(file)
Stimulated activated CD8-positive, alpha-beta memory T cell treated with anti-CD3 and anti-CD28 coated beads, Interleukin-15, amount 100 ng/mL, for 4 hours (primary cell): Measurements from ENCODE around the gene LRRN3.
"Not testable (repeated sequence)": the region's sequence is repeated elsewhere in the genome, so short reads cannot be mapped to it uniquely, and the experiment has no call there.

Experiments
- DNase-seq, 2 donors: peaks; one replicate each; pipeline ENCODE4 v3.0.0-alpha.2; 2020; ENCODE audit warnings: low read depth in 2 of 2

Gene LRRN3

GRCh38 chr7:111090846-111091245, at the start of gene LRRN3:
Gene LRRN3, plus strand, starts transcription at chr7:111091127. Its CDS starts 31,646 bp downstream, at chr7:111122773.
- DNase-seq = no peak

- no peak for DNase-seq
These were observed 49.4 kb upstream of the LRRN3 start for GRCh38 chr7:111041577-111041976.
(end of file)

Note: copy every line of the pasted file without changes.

Stimulated activated CD8-positive, alpha-beta memory T cell treated with anti-CD3 and anti-CD28 coated beads, Interleukin-15, amount 100 ng/mL, for 4 hours (primary cell): Measurements from ENCODE around the gene LRRN3.
"Not testable (repeated sequence)": the region's sequence is repeated elsewhere in the genome, so short reads cannot be mapped to it uniquely, and the experiment has no call there.

Experiments
- DNase-seq, 2 donors: peaks; one replicate each; pipeline ENCODE4 v3.0.0-alpha.2; 2020; ENCODE audit warnings: low read depth in 2 of 2

Gene LRRN3

GRCh38 chr7:111090846-111091245, at the start of gene LRRN3:
Gene LRRN3, plus strand, starts transcription at chr7:111091127. Its CDS starts 31,646 bp downstream, at chr7:111122773.
- DNase-seq = no peak

- no peak for DNase-seq
These were observed 49.4 kb upstream of the LRRN3 start for GRCh38 chr7:111041577-111041976.